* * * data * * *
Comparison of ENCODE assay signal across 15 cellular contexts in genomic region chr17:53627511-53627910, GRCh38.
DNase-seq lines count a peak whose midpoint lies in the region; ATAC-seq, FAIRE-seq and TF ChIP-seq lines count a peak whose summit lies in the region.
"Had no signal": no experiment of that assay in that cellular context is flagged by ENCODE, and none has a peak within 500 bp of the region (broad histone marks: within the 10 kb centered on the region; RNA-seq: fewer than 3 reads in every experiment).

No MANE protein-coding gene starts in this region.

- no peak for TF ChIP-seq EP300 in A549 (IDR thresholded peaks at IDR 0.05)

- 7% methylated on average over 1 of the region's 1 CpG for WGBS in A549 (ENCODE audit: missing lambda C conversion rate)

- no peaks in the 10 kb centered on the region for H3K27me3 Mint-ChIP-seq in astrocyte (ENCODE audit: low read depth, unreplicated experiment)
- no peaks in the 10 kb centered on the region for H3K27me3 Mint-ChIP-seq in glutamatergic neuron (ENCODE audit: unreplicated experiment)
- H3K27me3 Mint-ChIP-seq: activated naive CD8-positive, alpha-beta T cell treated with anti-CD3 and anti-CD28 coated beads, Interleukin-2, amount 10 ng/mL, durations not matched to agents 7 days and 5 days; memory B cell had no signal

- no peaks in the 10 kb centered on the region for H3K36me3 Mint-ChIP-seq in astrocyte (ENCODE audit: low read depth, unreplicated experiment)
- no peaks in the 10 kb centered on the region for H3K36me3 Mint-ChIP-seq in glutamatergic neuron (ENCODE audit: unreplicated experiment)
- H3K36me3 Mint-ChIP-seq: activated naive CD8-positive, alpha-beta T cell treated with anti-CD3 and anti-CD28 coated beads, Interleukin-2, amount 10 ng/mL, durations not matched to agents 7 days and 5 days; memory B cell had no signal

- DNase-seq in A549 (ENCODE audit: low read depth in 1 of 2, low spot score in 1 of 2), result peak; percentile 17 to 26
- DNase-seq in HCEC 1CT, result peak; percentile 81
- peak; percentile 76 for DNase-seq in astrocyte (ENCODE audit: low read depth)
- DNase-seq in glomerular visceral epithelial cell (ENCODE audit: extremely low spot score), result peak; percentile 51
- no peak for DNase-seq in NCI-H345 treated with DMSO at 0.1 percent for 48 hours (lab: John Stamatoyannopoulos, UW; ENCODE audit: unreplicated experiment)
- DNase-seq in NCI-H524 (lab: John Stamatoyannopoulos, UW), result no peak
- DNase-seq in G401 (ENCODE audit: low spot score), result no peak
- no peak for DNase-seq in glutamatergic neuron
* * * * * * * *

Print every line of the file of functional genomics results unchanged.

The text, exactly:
Comparison of ENCODE assay signal across 15 cellular contexts in genomic region chr17:53627511-53627910, GRCh38.
DNase-seq lines count a peak whose midpoint lies in the region; ATAC-seq, FAIRE-seq and TF ChIP-seq lines count a peak whose summit lies in the region.
"Had no signal": no experiment of that assay in that cellular context is flagged by ENCODE, and none has a peak within 500 bp of the region (broad histone marks: within the 10 kb centered on the region; RNA-seq: fewer than 3 reads in every experiment).

No MANE protein-coding gene starts in this region.

- no peak for TF ChIP-seq EP300 in A549 (IDR thresholded peaks at IDR 0.05)

- 7% methylated on average over 1 of the region's 1 CpG for WGBS in A549 (ENCODE audit: missing lambda C conversion rate)

- no peaks in the 10 kb centered on the region for H3K27me3 Mint-ChIP-seq in astrocyte (ENCODE audit: low read depth, unreplicated experiment)
- no peaks in the 10 kb centered on the region for H3K27me3 Mint-ChIP-seq in glutamatergic neuron (ENCODE audit: unreplicated experiment)
- H3K27me3 Mint-ChIP-seq: activated naive CD8-positive, alpha-beta T cell treated with anti-CD3 and anti-CD28 coated beads, Interleukin-2, amount 10 ng/mL, durations not matched to agents 7 days and 5 days; memory B cell had no signal

- no peaks in the 10 kb centered on the region for H3K36me3 Mint-ChIP-seq in astrocyte (ENCODE audit: low read depth, unreplicated experiment)
- no peaks in the 10 kb centered on the region for H3K36me3 Mint-ChIP-seq in glutamatergic neuron (ENCODE audit: unreplicated experiment)
- H3K36me3 Mint-ChIP-seq: activated naive CD8-positive, alpha-beta T cell treated with anti-CD3 and anti-CD28 coated beads, Interleukin-2, amount 10 ng/mL, durations not matched to agents 7 days and 5 days; memory B cell had no signal

- DNase-seq in A549 (ENCODE audit: low read depth in 1 of 2, low spot score in 1 of 2), result peak; percentile 17 to 26
- DNase-seq in HCEC 1CT, result peak; percentile 81
- peak; percentile 76 for DNase-seq in astrocyte (ENCODE audit: low read depth)
- DNase-seq in glomerular visceral epithelial cell (ENCODE audit: extremely low spot score), result peak; percentile 51
- no peak for DNase-seq in NCI-H345 treated with DMSO at 0.1 percent for 48 hours (lab: John Stamatoyannopoulos, UW; ENCODE audit: unreplicated experiment)
- DNase-seq in NCI-H524 (lab: John Stamatoyannopoulos, UW), result no peak
- DNase-seq in G401 (ENCODE audit: low spot score), result no peak
- no peak for DNase-seq in glutamatergic neuron